1951 Hudson Pacemaker (for sale photo).  A thin chrome strip low on the body is the main bright side decoration.

The '51 Hudson Hornet in this for-sale photo features a chrome strip echoing the pressed character line along with a wide swath of chrome along the lower edge of the body.

1955 Chrysler Windsor DeLuxe Nassau hardtop, Mecum Auctions photo.  We are now well into the era of elaborate paint jobs set off by chrome trim.  But this entry-level hardtop lacks all of that.

Top of the line '55 Chrysler New Yorker DeLuxe St. Regis hardtop.  Aesthetically a few notches down from the Windsor, though it follows the function of proclaiming what it is.  Interestingly, the first Chrysler 300, introduced partway into the model year, had a clean side like that of the Windsor in the previous photo.

1955 Chevrolet One-Fifty Utility Sedan (for sale).  During the era of 1950s excess, we find this almost totally plain automobile.

1955 Chevrolet Bel Air hardtop at the other end of the line (Auctions America photo).

1956 Nash Rambler Super.  It isn't nearly as plain as the Chevy One-Fifty, having a swoopy two-tone paint scheme.  But it isn't nearly as elaborate as...

... the three-tone paint job on the line-leading Rambler Custom 4-door hardtop.

Finally, a 1958 Chevrolet Delray coupe.  Two-tone paint schemes were possible due to the chrome strip running along much of the side, though this car has only one color.  The color break at the front was via a small chrome piece linking the side strip with the top of the wheel opening.  This car lacks it, being monochrome.

This Bel Air sedan shares the side body stampings with the Delray, but uses a different trim design to proclaim its higher status.  It has the forward color divider above the wheel opening.

Monday, September 4, 2017

The Last Lanchester: The Postwar Fourteen

Lanchester began producing cars in 1900, was purchased by BSA (Birmingham Small Arms) in 1930, and production was transferred to BSA's other automobile subsidiary, Daimler.  That and more about Lanchester is covered here.

Lanchester's Fourteen model first appeared in 1936.  Its postwar redesign was announced October 1950, production continuing into 1953 when the car was essentially rebadged as the Daimler Conquest that continued to 1958.

Postwar Fourteens had "coachbuilt" bodies in the sense that framing was wood.  An all-metal version for export was called the Leda.  This puzzled me, but then this was England after all, and the English can be whimsical.  Or, much more likely, postwar shortages and production restrictions had something to do with this.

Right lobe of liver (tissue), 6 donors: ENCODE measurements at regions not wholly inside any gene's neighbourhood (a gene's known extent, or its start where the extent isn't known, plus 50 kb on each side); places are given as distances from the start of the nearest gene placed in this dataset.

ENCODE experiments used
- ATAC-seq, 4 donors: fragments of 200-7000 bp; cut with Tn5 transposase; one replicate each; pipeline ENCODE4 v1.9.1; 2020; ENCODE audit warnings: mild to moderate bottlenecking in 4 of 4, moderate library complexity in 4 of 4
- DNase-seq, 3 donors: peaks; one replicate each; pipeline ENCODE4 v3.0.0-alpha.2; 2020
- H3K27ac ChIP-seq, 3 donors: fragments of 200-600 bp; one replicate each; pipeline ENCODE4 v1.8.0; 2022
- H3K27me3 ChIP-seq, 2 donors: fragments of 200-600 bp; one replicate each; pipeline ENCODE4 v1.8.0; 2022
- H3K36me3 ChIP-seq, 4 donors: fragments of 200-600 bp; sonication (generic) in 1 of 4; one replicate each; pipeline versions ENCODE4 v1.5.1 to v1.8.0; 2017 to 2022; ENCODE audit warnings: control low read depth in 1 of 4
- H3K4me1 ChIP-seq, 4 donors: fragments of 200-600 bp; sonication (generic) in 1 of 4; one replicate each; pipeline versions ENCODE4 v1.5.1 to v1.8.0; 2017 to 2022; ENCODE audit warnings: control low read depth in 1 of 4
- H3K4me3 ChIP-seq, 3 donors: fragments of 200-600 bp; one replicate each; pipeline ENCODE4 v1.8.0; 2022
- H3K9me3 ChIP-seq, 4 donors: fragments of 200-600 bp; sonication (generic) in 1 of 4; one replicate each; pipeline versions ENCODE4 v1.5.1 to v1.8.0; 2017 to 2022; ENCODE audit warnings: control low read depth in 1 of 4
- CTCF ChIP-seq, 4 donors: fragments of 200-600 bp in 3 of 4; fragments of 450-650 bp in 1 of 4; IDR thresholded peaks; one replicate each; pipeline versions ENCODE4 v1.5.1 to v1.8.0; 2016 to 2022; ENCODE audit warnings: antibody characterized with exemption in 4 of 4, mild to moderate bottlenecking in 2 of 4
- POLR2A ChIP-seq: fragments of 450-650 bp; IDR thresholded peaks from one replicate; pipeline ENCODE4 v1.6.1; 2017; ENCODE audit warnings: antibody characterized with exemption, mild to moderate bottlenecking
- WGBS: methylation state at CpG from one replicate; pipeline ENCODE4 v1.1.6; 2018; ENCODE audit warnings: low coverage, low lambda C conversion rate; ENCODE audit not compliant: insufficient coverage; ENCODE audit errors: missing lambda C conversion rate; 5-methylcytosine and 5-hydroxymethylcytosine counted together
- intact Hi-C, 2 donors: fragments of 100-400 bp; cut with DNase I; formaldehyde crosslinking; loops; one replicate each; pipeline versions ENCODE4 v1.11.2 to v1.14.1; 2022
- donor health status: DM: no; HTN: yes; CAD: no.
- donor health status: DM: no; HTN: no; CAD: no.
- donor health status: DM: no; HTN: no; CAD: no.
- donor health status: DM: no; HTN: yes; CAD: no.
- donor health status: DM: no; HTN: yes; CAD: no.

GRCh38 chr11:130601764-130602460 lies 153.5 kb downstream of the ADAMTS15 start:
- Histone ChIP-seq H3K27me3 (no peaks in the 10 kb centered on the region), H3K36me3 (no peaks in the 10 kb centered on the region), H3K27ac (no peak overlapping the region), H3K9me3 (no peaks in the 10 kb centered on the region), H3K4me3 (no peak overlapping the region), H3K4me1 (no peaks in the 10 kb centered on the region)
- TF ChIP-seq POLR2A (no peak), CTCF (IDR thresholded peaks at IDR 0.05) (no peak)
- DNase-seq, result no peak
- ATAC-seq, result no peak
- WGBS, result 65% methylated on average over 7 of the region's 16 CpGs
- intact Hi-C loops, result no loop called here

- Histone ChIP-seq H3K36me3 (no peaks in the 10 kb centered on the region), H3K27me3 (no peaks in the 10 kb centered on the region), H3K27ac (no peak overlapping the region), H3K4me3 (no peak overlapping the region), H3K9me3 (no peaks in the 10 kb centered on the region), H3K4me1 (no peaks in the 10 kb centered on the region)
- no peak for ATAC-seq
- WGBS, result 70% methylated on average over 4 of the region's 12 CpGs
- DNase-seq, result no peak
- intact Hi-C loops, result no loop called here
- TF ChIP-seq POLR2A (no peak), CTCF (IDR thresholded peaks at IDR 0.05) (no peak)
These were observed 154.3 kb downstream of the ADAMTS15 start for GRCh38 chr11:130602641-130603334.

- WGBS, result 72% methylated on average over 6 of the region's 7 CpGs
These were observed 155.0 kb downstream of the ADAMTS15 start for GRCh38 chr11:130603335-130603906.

Lanchester Fourteen from around 1951.  Styling is in the same spirit as some other early postwar English cars.  Grilles were vertical and front fenders flowed over front doors.  The cars tended to be rather tall and narrow, but this suited English driving conditions in pre-Motorway days.

Side view of a Fourteen up for auction.  It can be considered a six-window saloon, all passengers having good views of the car's surroundings.  Note the turn indicator wand on the B-pillar.

Same car.  The large boot (trunk) is practical, but removes whatever grace the design otherwise might have.  The fold at door handle level helps the break up any slab-sidedness and helps tie the front and rear together.  The character lines on the fenders also break up surfaces, but are a bit fussy and their elimination would have improved the design.

Leda version of the Fourteen in a for-sale photo.

Daimler Conquest.  The main difference from the Fourteen is the traditional Daimler grille with its ribbed upper frame.

Thursday, August 31, 2017

From Nash Rambler to Rambler American

The Nash Rambler, launched in the spring of 1950, was the only American small car (by U.S. standards) in that era that sold well.  They were marketed model years 1950-55, some in 1955 being sold as badge-engineered Hudson Ramblers following the formation of American Motors.  A redesigned Rambler appeared in 1956, but that car does not factor in our discussion here.

American Motors preserved the early Rambler's tooling, using it as the basis for the Rambler American line introduced for the 1958 model year.  This kind of hiatus is rare in automobile history, where the past is discarded and forgotten in the constant drive to entice buyers with something new and presumably better.

Background on Nash Ramblers is here, and on Rambler Americans here.

The images below help to illustrate how American Motors modified the earlier bodies to create the new sub-brand.